Anoushka Warden did not know what she was writing or where it would lead when she began. Her play, My Mum’s a Twat, about to open at the Royal Court and already sold out (the fastest-selling show in its current season), wrote itself in a fortnight and barely needed revising. Her opening sentence became her title partly because that is what the computer does – it steals your first words if you don’t get in there fast enough with a title of your own.
Tracy Letts is an American playwright and actor. His play August: Osage County won him a Pulitzer prize and a Tony award in 2008, and his performance as George, in Edward Albee’s Who’s Afraid of Virginia Woolf?, earned him another Tony in 2013. He played the duplicitous head of the CIA in Homeland, and is now in Steven Spielberg’s new film, The Post, alongside Meryl Streep and Tom Hanks.
This collection is a pick-me-up – fresh, upbeat and sympathetic. The tone is partly a matter of temperament. Jackie Kay writes about the past with uncommon spirit. She makes you realise how often poetry that looks backwards is written with a dead hand, how often, in memorialising verse, the unsmilingly elegiac obtains. She, by contrast, is loving, non-reverential and interested in the human predicament – in being quick not dead.
Muck Rack makes it simple to find people, tweets, or articles that mention any name, keyword, company, hashtag etc. We've compiled this guide to help you make the most of your search.
Selecting a term
Start searching tweets, articles from media outlets, articles mentioned in tweets, journalists'
names, titles and bios with some suggested searches:
Companies or Topics (e.g. iPhone, Microsoft)
Phrases (e.g. "cloud computing") — use quotes to keep the terms together
Twitter handles (e.g. @username) — returns those who have mentioned or replied to
Names (e.g. "David Pogue")
Hashtags (e.g. #sxsw, #london2012)
Bio details (e.g. vegan, Olympics, father)
Muck Rack's Advanced Search allows for many boolean operators.
Find results that mention multiple specified terms, use AND or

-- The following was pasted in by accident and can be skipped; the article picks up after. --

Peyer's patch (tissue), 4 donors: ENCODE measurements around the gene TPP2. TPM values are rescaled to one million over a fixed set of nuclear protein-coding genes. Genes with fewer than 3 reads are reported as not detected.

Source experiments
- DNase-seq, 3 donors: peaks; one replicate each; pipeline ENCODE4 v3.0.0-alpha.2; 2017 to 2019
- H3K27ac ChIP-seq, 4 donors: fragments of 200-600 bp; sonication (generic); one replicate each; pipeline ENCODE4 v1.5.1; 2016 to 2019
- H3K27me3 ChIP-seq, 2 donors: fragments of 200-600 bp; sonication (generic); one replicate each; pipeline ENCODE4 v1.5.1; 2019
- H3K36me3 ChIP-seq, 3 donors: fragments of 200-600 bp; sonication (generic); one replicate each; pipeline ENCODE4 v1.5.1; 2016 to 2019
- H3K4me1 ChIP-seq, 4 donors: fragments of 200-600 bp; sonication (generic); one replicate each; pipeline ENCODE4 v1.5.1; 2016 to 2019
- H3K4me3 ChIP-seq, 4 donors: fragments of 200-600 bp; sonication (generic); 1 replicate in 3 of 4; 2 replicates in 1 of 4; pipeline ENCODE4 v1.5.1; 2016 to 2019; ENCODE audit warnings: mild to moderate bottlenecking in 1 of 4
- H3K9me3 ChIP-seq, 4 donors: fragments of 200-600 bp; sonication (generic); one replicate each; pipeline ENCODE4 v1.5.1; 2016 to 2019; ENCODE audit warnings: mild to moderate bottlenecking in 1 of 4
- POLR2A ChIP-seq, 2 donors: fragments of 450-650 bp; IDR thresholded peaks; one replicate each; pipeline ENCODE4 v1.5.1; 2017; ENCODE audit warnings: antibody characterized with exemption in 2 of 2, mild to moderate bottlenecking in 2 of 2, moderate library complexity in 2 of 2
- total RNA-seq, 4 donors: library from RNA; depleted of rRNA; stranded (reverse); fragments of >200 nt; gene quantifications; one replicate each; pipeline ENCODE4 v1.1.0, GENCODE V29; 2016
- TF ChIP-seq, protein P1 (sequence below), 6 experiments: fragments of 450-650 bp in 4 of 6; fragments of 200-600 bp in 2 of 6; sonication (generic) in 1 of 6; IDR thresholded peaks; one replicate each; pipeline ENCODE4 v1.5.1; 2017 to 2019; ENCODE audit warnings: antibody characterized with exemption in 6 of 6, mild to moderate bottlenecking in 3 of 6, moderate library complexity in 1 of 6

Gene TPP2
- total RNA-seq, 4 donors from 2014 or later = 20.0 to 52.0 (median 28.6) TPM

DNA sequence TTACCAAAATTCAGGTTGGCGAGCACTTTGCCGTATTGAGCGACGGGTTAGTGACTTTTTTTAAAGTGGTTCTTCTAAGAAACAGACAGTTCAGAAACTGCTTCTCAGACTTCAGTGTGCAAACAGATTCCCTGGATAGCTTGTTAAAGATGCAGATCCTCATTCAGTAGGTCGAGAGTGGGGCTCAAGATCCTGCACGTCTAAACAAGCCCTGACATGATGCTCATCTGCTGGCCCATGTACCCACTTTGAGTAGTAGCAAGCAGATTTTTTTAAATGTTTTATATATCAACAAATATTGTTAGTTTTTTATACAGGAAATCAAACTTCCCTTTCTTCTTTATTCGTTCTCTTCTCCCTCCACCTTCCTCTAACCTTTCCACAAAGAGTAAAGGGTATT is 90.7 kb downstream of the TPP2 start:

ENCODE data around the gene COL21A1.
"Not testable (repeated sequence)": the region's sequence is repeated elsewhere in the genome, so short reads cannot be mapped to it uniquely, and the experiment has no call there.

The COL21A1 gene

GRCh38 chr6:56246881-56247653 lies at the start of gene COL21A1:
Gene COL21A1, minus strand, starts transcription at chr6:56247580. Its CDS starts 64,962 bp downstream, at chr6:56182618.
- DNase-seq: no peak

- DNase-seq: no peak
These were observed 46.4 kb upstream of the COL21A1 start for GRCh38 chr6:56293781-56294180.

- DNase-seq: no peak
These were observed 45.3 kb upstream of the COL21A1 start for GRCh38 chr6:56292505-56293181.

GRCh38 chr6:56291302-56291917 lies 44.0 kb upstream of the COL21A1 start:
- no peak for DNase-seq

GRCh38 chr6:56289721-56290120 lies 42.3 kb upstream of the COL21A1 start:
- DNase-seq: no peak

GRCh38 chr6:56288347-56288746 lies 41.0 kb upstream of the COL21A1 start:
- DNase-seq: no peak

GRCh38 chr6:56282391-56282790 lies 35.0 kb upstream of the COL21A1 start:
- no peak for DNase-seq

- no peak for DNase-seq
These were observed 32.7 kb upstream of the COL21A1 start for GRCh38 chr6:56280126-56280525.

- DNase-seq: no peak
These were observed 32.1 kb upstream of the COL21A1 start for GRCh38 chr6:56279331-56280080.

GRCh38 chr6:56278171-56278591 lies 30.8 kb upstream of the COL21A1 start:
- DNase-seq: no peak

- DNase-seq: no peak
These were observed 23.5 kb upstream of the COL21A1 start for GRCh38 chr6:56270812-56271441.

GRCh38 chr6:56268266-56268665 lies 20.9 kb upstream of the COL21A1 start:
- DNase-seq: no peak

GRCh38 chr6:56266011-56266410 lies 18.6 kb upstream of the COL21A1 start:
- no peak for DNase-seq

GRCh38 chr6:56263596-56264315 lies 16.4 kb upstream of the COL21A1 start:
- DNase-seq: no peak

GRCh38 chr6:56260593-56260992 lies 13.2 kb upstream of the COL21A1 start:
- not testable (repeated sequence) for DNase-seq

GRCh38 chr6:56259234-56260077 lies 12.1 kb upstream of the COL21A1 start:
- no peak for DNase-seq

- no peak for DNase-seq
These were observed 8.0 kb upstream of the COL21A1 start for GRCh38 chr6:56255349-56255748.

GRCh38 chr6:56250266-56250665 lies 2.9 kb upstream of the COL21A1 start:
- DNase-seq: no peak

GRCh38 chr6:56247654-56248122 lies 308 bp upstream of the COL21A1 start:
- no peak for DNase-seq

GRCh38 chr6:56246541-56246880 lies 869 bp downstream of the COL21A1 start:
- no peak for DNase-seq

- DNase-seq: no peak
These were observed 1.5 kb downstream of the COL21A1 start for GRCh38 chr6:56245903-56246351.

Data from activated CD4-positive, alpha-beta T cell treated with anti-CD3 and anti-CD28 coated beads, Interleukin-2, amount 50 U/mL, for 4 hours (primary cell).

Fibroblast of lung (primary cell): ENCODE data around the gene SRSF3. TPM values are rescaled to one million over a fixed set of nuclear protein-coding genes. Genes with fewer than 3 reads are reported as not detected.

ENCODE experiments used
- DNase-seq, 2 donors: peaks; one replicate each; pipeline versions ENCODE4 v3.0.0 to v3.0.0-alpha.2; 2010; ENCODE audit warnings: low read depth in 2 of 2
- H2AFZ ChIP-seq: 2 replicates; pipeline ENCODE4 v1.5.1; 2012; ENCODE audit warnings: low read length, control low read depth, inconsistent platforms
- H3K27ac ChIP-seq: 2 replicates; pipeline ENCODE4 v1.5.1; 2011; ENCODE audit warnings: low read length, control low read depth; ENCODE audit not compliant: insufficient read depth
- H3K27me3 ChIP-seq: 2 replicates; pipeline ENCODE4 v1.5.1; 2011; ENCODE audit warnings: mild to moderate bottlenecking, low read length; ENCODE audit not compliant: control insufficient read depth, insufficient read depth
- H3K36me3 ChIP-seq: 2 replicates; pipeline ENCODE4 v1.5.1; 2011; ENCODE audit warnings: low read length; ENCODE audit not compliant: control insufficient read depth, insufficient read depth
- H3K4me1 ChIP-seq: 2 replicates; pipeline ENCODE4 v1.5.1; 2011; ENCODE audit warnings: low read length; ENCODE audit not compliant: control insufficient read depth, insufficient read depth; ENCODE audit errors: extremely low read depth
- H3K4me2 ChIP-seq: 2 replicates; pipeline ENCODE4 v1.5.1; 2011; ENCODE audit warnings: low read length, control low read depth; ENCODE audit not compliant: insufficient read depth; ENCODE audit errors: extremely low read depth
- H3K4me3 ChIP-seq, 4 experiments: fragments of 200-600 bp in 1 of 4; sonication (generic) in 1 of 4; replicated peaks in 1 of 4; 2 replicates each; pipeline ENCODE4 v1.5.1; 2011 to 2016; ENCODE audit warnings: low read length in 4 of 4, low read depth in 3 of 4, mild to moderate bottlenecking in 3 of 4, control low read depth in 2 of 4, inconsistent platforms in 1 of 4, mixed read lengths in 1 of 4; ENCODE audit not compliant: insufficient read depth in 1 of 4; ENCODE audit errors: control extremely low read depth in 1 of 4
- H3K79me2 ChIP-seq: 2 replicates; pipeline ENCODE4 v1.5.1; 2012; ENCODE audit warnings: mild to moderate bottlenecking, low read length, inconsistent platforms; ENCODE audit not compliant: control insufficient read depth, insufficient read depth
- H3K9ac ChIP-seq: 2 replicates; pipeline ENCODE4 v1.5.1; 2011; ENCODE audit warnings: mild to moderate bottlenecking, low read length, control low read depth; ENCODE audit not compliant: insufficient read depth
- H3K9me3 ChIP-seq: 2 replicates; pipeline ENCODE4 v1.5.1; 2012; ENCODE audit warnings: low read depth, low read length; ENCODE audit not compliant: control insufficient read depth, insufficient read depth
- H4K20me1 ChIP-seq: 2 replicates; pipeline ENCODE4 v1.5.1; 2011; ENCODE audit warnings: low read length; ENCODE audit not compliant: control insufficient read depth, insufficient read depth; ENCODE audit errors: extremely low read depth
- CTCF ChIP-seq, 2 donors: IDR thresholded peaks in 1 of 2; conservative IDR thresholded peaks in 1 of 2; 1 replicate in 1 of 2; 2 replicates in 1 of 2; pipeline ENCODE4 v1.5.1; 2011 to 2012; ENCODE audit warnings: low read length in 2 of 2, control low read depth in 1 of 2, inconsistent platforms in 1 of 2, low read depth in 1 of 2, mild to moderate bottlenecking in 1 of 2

+. For example, ensure each result contains both Elon Musk and Mark Zuckerberg by
searching Musk AND Zuckerberg or Musk + Zuckerberg.
Use the operators OR or , to broaden your search when you'd like either of
multiple terms to appear in results. (This is the default behavior of our search when no operators
are used). For example, results will contain either cake or cookie by searching cake OR cookie or cake,cookie
Use NOT or - to subtract results from your search. For
example, searching Disney will yield results about the Walt Disney Company as well as Walt Disney
World Resort. To exclude mentions of Disney World, search for Disney -World or Disney
When using one of these operators with a phrase, enclose it in quotation marks. For example, you can
find results about smartphones excluding Apple's iPhone 4S by searching smartphone -"iPhone
Exact case matching or punctuation
If you're searching for a brand name or keyword that relies on specific punctuation marks or capitalization, you can
find results that match your exact query by adding matchcase: before the keyword you're searching for, like matchcase:E*TRADE .
Use parentheses to separate multiple
boolean phrases. For example, to find journalists talking about having fun in Disney World or
Disneyland, search for ("disney world" OR disneyland) AND fun.
An asterisk can be used to search for any variation of a root word truncated by the asterisk. For example, searching for admin* will return results for administrator, administration, administer, administered, etc.
A near operator is an AND operator where you can control the distance between the words. You can vary the distance the near operation uses by adding a forward slash and number (between 0-99) such as strawberries NEAR/10 "whipped cream", which means the strawberries must exist within 10 words of "whipped cream".